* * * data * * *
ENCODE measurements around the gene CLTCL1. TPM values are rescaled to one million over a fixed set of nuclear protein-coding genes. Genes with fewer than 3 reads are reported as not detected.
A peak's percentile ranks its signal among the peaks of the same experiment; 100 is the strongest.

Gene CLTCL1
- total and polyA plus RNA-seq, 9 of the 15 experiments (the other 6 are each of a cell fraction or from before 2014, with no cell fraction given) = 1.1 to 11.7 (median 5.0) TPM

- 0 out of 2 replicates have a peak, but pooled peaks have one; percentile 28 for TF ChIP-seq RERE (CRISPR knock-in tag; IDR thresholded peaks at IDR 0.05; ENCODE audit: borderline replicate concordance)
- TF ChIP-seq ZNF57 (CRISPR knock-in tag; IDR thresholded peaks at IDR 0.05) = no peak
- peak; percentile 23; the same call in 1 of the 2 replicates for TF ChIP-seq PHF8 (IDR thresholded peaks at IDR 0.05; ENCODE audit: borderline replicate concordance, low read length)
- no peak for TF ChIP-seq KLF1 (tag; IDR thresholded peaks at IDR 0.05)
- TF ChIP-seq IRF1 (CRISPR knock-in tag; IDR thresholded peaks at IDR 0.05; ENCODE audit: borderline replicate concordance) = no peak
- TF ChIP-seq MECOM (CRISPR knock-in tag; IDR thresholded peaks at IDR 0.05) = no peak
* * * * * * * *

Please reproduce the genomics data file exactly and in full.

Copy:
ENCODE measurements around the gene CLTCL1. TPM values are rescaled to one million over a fixed set of nuclear protein-coding genes. Genes with fewer than 3 reads are reported as not detected.
A peak's percentile ranks its signal among the peaks of the same experiment; 100 is the strongest.

Gene CLTCL1
- total and polyA plus RNA-seq, 9 of the 15 experiments (the other 6 are each of a cell fraction or from before 2014, with no cell fraction given) = 1.1 to 11.7 (median 5.0) TPM

- 0 out of 2 replicates have a peak, but pooled peaks have one; percentile 28 for TF ChIP-seq RERE (CRISPR knock-in tag; IDR thresholded peaks at IDR 0.05; ENCODE audit: borderline replicate concordance)
- TF ChIP-seq ZNF57 (CRISPR knock-in tag; IDR thresholded peaks at IDR 0.05) = no peak
- peak; percentile 23; the same call in 1 of the 2 replicates for TF ChIP-seq PHF8 (IDR thresholded peaks at IDR 0.05; ENCODE audit: borderline replicate concordance, low read length)
- no peak for TF ChIP-seq KLF1 (tag; IDR thresholded peaks at IDR 0.05)
- TF ChIP-seq IRF1 (CRISPR knock-in tag; IDR thresholded peaks at IDR 0.05; ENCODE audit: borderline replicate concordance) = no peak
- TF ChIP-seq MECOM (CRISPR knock-in tag; IDR thresholded peaks at IDR 0.05) = no peak